Paris has the Louvre, Athens has the National Archaeological Museum 93. It’s a good thing you had a sound night’s sleep before, because it takes stamina to navigate the thousands of artifacts at what is incontestably one of the greatest museums in the world. Highlights include the gold mask of Agamemnon, the bronze statue of Zeus, frescoes from Akrotiri (the ruined Minoan city in Santorini said to be the original Atlantis), the Antikythera Mechanism—an ancient analogue “computer” recovered from a famous shipwreck—and more richly painted ancient Greek vases than you can count. Admission is 10 euros.
The neighborhood around the museum, Omonia, has little else to recommend it so after your visit is complete head to Syntagma Square, home to the Greek Parliament and Monument to the Unknown Soldier. This is where to see the iconic Evzones—traditionally dressed presidential guards—who rotate positions on the hour.
Syntagma is the heart of modern Athens and it bustles at every hour. For lunch, hit The Greco’s Project at 5 Mitropoleos St where you can either get an amazingly good gyros to go or sit down for a more leisurely plate of souvlaki, moussaka or any number of homemade Greek specialties. You can have a great lunch here for two for under 20 euros.
In the afternoon, if you have any energy left (and of course you do—you’ve taken your cue from all those Athenians walking around with iced coffees, haven’t you?), explore one of the city’s fantastic, lesser-known museums. One is the Museum of Cycladic Art 88 (admission 7 euros). Technically located in the upscale Kolonaki district, it’s a five-minute walk from Syntagma Square and a veritable treasure chest of antiquities from the Greek islands, Cyprus, Mycenae and more. If on the other hand you want to see the coins that Plato may once have used to buy Socrates a drink, check out the nearby Numismatic Museum 81(admission 3 euros), housed in the former mansion of Heinrich Schliemann—the notorious archaeologist who excavated Troy.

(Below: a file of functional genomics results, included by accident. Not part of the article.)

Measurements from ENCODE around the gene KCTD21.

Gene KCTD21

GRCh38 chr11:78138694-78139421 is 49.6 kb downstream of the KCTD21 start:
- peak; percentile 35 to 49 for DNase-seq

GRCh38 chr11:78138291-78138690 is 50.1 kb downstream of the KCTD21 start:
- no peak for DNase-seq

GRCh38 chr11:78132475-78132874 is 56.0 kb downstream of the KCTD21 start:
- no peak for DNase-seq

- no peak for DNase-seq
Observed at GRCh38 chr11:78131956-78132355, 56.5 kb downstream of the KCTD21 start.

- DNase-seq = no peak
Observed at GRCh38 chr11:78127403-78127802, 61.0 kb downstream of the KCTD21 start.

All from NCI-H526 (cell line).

At night, hop on the modern Athens metro to Keramikos. From Syntagma Square this is just one stop after the Monastiraki stop. When you exit the station you’ll be in the heart of Gazi which is the epicenter of Athenian nightlife. One glance around the large main square, ringed with restaurants, cafés and bars, and you’ll get an instant refresher course on why cosmopolitan is a Greek word at heart. Almost anywhere you go here is going to be great, but do make time for a cocktail at the raucous Shamone (Elasidon 46) or something more substantial at Butcher Shop (not a real butcher shop) at 19 Persefonis St. Most bars in Gazi serve food too.
Athens is a truly a global city, and it shows and shines in the ancient monuments, the foodie and culture scene and in the sheer vitality of the Greek people who proudly make the capital their home. Two days of taking in the top sights won’t give you much time to rest, but it just might whet your appetite for more.